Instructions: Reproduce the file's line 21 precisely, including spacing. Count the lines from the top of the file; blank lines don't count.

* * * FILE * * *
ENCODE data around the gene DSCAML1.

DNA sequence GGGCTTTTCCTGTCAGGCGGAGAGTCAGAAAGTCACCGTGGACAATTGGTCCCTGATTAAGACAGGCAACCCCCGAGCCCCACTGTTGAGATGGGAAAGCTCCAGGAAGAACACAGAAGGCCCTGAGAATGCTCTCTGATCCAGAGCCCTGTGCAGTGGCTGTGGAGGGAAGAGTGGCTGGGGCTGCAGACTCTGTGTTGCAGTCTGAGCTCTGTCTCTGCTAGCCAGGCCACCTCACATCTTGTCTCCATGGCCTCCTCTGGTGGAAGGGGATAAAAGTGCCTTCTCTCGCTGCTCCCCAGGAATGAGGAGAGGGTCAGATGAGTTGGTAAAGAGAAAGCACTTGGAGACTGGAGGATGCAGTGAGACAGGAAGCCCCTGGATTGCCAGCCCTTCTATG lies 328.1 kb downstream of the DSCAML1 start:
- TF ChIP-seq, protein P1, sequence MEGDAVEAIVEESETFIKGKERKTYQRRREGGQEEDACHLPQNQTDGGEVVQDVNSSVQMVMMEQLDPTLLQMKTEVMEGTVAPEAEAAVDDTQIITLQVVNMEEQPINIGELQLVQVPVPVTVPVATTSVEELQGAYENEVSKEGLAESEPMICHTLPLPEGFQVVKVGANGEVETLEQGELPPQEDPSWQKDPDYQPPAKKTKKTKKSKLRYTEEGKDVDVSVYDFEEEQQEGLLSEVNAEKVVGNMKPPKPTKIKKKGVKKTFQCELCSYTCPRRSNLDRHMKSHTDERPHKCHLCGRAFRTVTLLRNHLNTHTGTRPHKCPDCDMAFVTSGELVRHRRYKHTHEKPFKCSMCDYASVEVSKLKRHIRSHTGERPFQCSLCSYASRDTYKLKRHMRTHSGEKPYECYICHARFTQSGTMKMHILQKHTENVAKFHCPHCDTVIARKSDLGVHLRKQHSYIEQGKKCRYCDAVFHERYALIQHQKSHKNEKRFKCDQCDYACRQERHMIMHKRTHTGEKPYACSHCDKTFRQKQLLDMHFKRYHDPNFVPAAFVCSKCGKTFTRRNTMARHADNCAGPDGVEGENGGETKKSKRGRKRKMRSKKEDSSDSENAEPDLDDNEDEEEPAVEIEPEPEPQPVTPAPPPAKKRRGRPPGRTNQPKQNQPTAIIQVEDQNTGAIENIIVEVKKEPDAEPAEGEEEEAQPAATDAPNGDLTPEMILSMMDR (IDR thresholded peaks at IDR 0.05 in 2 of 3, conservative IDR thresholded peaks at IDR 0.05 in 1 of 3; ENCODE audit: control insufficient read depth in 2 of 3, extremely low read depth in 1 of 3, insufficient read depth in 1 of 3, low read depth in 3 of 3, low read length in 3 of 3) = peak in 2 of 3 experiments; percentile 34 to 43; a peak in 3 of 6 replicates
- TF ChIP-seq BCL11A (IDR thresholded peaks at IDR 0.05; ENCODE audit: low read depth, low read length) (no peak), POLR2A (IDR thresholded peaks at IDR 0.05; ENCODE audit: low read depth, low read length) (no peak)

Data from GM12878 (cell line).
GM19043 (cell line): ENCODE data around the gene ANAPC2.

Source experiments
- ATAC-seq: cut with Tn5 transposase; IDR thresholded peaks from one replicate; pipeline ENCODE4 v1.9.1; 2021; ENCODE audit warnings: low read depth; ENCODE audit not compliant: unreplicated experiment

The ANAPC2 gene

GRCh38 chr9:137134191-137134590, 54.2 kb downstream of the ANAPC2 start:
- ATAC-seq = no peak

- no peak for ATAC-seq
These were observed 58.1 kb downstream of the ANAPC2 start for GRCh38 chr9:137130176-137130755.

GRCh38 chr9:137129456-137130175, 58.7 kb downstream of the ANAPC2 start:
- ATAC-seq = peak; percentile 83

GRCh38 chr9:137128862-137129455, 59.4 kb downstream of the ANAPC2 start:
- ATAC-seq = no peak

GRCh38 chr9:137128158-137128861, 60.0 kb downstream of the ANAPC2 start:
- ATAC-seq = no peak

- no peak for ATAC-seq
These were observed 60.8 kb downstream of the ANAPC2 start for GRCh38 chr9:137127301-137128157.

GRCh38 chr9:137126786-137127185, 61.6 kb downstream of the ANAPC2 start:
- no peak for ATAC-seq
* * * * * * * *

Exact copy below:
These were observed 60.8 kb downstream of the ANAPC2 start for GRCh38 chr9:137127301-137128157.